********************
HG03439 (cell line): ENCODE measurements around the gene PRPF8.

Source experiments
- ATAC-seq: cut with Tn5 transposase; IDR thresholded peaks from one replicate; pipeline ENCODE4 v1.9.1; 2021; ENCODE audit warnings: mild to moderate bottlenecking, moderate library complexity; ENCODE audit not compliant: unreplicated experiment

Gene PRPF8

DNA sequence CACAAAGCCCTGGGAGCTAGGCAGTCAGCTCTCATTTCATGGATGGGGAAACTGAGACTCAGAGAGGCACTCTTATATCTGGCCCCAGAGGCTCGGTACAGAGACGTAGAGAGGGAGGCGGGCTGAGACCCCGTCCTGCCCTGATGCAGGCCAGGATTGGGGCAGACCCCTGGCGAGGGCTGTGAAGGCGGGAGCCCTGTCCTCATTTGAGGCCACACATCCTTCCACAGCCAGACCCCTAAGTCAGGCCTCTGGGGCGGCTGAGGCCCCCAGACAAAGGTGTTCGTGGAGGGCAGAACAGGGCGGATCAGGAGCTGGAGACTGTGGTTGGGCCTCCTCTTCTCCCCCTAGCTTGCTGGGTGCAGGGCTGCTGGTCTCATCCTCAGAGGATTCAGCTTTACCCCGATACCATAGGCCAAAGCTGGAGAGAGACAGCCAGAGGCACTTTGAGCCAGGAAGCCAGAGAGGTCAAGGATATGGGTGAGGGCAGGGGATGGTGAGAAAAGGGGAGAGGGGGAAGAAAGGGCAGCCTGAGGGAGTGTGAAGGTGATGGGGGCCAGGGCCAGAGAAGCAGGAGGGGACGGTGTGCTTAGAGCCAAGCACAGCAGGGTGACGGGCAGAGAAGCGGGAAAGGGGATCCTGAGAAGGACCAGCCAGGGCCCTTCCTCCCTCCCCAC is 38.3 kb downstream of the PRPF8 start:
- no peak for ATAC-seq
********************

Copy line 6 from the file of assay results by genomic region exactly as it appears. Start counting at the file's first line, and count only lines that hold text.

- no peak for ATAC-seq